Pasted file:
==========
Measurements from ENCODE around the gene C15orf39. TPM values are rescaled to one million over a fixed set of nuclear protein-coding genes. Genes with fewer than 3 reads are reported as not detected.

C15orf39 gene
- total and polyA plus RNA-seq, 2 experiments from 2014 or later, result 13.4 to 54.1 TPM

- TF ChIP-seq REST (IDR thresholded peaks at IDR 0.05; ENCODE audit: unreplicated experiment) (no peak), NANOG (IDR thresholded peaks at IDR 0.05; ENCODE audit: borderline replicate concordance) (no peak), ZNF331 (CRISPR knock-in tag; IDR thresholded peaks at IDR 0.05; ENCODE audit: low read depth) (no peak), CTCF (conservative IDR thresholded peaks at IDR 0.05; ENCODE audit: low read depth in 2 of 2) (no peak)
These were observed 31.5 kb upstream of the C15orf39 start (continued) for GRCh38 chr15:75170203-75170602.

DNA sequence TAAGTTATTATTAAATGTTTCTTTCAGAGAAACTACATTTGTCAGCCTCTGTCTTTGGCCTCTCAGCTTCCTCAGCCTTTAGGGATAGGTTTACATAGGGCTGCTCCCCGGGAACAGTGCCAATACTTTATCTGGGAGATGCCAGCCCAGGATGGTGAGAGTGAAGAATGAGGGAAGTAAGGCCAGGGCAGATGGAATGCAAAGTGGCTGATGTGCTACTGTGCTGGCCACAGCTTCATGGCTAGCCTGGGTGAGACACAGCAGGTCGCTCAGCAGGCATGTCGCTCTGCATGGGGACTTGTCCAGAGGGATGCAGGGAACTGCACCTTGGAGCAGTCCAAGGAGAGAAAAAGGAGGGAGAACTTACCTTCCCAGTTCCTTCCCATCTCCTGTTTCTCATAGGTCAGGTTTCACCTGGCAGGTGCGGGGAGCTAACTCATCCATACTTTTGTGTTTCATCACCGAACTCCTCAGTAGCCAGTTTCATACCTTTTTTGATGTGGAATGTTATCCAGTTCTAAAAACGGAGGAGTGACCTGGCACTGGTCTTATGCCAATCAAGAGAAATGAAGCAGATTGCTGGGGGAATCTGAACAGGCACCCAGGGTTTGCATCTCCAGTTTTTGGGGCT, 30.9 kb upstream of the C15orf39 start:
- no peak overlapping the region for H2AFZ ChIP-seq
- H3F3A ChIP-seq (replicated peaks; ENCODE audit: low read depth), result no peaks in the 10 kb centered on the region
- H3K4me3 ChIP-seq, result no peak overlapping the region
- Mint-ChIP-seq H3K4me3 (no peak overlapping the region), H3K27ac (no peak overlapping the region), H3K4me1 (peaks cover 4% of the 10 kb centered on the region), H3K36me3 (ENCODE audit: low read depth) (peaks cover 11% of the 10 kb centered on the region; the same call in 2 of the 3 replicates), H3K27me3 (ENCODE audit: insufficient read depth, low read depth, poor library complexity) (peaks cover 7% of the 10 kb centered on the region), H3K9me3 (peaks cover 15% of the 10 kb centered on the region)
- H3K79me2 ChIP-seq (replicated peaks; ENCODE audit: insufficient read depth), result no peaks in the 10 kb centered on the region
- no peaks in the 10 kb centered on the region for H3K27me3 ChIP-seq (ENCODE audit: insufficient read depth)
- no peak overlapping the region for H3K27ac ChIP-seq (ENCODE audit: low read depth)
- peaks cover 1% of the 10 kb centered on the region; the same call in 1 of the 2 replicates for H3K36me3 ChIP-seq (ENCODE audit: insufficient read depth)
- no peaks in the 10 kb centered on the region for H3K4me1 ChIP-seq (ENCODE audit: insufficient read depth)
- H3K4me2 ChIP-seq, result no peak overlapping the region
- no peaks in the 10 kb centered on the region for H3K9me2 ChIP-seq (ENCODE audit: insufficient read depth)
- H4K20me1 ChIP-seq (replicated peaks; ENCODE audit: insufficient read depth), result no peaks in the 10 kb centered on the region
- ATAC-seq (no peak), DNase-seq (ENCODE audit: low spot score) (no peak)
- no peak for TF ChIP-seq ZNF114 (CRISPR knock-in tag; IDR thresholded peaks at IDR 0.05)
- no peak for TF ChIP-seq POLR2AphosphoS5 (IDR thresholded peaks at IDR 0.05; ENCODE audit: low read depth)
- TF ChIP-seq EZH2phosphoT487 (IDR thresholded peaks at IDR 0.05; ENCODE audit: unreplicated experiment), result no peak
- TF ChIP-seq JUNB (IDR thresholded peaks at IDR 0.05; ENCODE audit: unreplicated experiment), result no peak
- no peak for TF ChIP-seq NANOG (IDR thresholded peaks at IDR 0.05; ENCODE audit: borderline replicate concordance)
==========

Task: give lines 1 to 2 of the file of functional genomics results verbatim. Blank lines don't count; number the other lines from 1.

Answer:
Measurements from ENCODE around the gene C15orf39. TPM values are rescaled to one million over a fixed set of nuclear protein-coding genes. Genes with fewer than 3 reads are reported as not detected.

C15orf39 gene